Posted on: 29 August 2016Share
Mold and mildew can wreak havoc inside your home in more ways and places than you may have previously considered. One area where mold and mildew are susceptible to growing is inside or near your clothes dryer vent. Even though this may at first seem less than intuitive, keep in mind that a clothes dryer must dispose of water in the form of evaporated vapor; if anything should interfere with this process before the water vapor passes to the outside, the chance of moisture accumulation increases. That's why noticing a musty or mildewy smell when using your dryer or even on your clothing may be a sign of a moisture problem. Below are a couple of things you can do to correct the trouble:
Insulate your dryer vent hose
Dryer vent hoses are often made of thin metal, such as aluminum or similar materials, and they usually come with no substantial insulation. Unfortunately, as dryer vent hoses heat up, the ambient air that is many degrees cooler may force condensation to appear on the exterior of the hose. This moisture can then help feed the growth of mold on the hose itself or in areas behind or beneath the dryer.
As a simple fix, loosely wrap the dryer vent hose with a carefully cut strip of fiberglass roll insulation. Be sure to place the fiberglass side next to the vent hose with the paper side facing outward. Secure the insulation using a piece of duct tape or aluminum foil tape to prevent it from unraveling.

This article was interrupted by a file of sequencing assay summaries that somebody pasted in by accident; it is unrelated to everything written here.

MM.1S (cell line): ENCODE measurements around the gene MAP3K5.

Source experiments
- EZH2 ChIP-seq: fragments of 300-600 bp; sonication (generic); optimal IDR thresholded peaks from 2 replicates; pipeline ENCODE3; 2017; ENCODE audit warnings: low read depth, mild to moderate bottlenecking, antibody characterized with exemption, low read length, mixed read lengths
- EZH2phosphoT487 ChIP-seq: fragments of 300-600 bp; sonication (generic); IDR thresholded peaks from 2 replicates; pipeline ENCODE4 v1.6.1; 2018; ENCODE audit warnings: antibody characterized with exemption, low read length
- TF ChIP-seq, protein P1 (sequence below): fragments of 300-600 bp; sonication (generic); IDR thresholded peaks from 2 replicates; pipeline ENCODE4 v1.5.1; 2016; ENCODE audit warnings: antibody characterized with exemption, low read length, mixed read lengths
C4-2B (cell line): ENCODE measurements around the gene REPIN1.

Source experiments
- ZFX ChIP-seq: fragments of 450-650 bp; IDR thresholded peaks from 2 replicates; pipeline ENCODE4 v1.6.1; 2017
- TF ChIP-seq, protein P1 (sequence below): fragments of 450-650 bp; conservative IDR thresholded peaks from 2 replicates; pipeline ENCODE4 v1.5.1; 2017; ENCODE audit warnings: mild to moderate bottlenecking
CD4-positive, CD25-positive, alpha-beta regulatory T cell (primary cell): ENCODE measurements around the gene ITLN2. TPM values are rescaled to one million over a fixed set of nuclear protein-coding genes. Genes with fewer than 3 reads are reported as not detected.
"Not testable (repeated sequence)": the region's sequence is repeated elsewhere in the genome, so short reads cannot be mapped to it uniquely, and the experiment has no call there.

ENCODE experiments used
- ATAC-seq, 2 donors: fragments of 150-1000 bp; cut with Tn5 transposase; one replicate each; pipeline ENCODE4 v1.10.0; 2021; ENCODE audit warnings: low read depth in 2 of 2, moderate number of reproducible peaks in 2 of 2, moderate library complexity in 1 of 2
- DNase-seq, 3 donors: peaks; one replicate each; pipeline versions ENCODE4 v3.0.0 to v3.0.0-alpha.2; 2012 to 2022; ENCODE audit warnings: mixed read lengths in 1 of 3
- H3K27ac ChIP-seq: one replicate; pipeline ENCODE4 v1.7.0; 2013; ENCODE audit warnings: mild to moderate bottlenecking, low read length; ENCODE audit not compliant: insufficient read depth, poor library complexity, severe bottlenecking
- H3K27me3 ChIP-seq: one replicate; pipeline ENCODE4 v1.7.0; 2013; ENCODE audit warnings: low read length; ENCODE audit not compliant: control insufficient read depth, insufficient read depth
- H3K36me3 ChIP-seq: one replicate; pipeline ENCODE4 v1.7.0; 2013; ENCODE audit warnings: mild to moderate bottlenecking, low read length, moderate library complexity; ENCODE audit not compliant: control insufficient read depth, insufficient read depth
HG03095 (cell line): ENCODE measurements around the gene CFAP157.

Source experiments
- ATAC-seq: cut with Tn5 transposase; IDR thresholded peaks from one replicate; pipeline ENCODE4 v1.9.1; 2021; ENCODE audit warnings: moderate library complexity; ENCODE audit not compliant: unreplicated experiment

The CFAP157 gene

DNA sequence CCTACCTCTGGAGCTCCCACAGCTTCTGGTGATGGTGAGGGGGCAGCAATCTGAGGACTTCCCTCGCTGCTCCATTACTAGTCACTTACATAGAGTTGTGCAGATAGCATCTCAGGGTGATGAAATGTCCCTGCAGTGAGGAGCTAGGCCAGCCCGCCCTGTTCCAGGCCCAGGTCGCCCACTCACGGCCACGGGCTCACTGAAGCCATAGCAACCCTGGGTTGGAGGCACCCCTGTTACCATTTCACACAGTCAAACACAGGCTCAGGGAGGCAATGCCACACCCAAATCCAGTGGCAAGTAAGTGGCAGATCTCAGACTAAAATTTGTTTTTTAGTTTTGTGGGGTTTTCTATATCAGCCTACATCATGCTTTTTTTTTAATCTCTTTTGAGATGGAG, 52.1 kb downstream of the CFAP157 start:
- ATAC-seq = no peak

Remove clogs from your vent hose
While condensation on the outside may be the source of the trouble, much of the time moisture that accumulates inside the dryer vent hose is the cause of mold growth. Fortunately, it isn't usually difficult to fix this problem either.
Begin by removing the vent hose from the back of the dryer vent; the hose may be held in place by a spring clamp or worm-screw clamp or it may be simply pushed on to the vent. After removing the hose, inspect its interior with a flashlight to look for lint accumulation. If you discover lint and it feels wet, you can feel assured that a blockage is causing mold growth.
To remove the accumulated lint from the hose, use a wet/dry vacuum to suction the material. Be sure to work down into the crevices of the hose to get as much lint as possible. Also, check the exterior vent outlet where the air exits your home and remove any accumulated lint at this location. A blockage on this side can slow down the airflow and permit condensation to occur, possibly resulting in substantial amount of water accumulation inside the vent pipe between the hose and vent outlet. If you continue to have difficulty with wet lint accumulating inside your dryer vent hose, contact a qualified appliance repair specialist to help remove deep-seated clogs.
If the mold problem caused by your dryer is severe, you may need to work with a mold remediation company for complete removal.